Thank you, Becky, for this comprehensive post. I am soon about to head out on my own again and can benefit from your explanation and experience. Safe travels!

    • Becky on May 5, 2015 at 8:58 am

      Have fun Jo! I’m glad you’ve found this helpful. Enjoy your trip. πŸ™‚

  15. Carol on May 5, 2015 at 7:42 am

    ? I would like to here about the no propane heater do you have 1thats not working or not 1 at all ,
    Happy Travels

    • Becky on May 5, 2015 at 8:57 am

      Not one at all Carol, no furnace in my Casita and I haven’t needed to purchase another kind.

  16. Pismo Pauly on May 5, 2015 at 7:12 am

    Just love following you on your site! Safe and happy travels to you!

    • Becky on May 5, 2015 at 8:44 am

      Glad you’re finding the journey enjoyable Pismo, thanks!

  17. Marcia GB in MA on May 5, 2015 at 6:49 am

    That’s a great way to plan your straight-to-destination-trips. May your travels be happy and safe!

    • Becky on May 5, 2015 at 8:43 am

      All I can say is it’s worked for me Marcia, thanks!

  18. Richard on May 5, 2015 at 6:46 am

    Not sure if you have ever been to Yellowstone, but you’ll love it. My wife and I go there every year. Below is a link to road construction in the park this summer. Isa Lake bridge is closed until June 11th if coming in from Cody (East Entrance). If coming in through the Northeast entrance (Red Lodge to Gardiner, MT) check the road condition through Beartooth Pass. Maybe our paths will cross this summer.

    • Becky on May 5, 2015 at 8:43 am

      I’ve been there once before when I was 14 Richard, looking forward to seeing it as an adult.

      Yes, my contact in Yellowstone has been telling us about the closures, going to be an interesting summer! Thanks, and it sounds like I’ll be primarily inside the visitor center at Old Faithful, so if you’re there stop on in. πŸ™‚

  19. PJ on May 5, 2015 at 1:14 am

    It will be so much fun reading about your adventures in Yellowstone! Maybe I missed it, but do you know what your work there will entail? Don’t miss the “hike” (its a road) up Mt. Washburn – it is really neat. It starts way up high so you get lots of elevation for just a little effort.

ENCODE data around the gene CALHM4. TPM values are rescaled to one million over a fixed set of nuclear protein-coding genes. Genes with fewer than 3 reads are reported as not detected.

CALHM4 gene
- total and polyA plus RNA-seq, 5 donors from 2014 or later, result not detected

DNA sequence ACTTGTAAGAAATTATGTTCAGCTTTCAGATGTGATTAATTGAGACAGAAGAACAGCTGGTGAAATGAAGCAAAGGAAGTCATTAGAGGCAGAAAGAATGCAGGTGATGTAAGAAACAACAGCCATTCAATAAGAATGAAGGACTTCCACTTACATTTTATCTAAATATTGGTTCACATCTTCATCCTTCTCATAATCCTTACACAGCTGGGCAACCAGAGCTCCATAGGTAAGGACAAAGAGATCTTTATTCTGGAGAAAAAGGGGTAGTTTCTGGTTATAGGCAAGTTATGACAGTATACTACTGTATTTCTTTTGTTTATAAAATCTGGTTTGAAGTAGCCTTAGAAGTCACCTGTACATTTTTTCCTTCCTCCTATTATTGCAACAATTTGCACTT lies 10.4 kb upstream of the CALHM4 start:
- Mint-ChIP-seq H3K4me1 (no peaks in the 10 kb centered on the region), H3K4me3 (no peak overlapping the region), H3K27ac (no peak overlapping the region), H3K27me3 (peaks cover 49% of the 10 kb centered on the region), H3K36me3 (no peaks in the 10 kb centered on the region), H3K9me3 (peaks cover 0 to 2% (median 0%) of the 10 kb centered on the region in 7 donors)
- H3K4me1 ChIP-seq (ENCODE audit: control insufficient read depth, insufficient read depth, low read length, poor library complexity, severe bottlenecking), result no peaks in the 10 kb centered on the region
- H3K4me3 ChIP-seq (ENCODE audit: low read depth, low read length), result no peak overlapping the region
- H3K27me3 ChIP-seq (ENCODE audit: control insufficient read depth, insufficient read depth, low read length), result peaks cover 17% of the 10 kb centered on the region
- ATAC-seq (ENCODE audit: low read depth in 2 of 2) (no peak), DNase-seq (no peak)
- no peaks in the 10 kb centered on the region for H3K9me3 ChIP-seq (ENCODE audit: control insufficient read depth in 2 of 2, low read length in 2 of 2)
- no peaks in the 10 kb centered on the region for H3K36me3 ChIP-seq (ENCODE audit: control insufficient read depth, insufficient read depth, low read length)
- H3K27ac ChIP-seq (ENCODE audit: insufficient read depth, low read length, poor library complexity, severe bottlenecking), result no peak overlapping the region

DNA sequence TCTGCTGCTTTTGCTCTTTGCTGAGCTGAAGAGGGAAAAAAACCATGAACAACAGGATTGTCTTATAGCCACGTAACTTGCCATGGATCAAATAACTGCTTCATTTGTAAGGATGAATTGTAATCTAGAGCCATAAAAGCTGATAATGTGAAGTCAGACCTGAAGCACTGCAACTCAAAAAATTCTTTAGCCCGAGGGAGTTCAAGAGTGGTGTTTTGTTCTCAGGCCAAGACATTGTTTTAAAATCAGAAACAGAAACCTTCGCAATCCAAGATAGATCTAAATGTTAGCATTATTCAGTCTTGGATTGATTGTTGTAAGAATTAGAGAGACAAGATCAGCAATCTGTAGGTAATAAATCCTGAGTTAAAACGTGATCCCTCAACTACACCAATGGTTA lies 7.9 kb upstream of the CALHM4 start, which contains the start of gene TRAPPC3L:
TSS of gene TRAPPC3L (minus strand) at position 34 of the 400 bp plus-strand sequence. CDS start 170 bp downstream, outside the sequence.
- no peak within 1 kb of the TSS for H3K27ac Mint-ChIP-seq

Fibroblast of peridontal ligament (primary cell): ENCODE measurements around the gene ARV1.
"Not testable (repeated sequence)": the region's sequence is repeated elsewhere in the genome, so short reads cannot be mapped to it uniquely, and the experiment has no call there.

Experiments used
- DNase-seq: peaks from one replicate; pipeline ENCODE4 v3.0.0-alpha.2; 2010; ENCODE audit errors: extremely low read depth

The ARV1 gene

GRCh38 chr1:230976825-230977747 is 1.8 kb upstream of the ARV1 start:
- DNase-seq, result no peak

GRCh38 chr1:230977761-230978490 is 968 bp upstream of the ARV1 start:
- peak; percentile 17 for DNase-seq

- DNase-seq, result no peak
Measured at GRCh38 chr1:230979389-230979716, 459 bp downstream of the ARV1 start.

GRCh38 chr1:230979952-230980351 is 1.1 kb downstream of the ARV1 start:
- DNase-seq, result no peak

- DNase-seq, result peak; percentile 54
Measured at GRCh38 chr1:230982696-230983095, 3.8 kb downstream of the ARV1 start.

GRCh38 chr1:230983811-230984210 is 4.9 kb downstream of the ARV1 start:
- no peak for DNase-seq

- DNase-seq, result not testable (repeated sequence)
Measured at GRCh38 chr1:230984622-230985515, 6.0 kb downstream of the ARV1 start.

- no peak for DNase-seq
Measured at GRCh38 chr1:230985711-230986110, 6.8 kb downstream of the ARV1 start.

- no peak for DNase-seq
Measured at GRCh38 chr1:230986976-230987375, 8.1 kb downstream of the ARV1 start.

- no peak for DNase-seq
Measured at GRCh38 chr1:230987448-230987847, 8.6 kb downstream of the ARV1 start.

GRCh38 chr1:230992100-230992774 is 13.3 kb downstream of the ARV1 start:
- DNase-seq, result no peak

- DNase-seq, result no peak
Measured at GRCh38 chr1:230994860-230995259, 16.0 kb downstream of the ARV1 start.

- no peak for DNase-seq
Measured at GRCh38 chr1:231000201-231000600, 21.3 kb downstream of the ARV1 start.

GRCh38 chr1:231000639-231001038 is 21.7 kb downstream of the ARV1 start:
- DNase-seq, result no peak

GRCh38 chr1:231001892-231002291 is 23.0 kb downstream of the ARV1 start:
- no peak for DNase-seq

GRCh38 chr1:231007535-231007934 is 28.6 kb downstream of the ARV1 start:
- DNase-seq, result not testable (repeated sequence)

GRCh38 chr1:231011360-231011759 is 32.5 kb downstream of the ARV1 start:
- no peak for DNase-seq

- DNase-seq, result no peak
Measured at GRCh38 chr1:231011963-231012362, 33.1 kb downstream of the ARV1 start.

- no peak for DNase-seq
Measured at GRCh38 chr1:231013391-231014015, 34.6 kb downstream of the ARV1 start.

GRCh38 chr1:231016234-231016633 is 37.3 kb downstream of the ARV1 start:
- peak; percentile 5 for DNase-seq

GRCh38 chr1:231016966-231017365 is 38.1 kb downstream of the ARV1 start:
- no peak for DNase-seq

• Becky on May 5, 2015 at 8:41 am

      It’s a retail job PJ, I don’t know all the details yet so I can’t share them. I will once I know though. πŸ™‚

      I’ll look into Mt. Washburn, thanks.

  20. Mike on May 4, 2015 at 9:57 pm

    Safe travels.

    • Becky on May 5, 2015 at 8:39 am

      Thanks Mike

  21. John L. on May 4, 2015 at 8:14 pm

    Wishing you a safe, trouble free journey to beautiful Yellowstone! I was there in 2012, and it snowed on Memorial Day!! Such a lovely place, I took literally thousands of pics…the wildlife is truly A-MAZING!! Have fun, be safe!

    • Becky on May 4, 2015 at 8:48 pm

      Thanks John. It’s looking like there will be snow the day I arrive, oh joy! That’s okay, with electric hookups I’ll be toasty inside Cas.

      I’m looking forward to sharing it with you all.

  22. jonthebru on May 4, 2015 at 5:41 pm

    Safe travels.
    Quick question. You mentioned stress, does having someone with you allow you to not have as much of that stress? It seems you would talk it out or share it somehow with your companion to lessen any impact.

    • Becky on May 4, 2015 at 7:07 pm

      It decreased some kinds of stress and increased others Jon. Having another person means there’s one more person to help you troubleshoot problems while traveling and means you have a dedicated navigator and can trade off driving duty when one person gets tired. But then you also have to share an already small space with another person, and need to take their needs and desires into account.

      I came to the conclusion that if Julie and I were to travel together permanently, I’d want a larger RV. Or perhaps even better, I’d want us each to have our own RV. The benefits would be I’d still have the RV all to myself and could keep things small, but I’d be caravaning with someone who would be willing to help out if something were to go wrong with the RV on the road and I’d have the ready companionship. If either of us decided we wanted to do something else for a while we could go our separate ways for a while and meet up later. Someday, I’d like to travel with other like-minded RVers in a caravan, I think it would be a neat experience.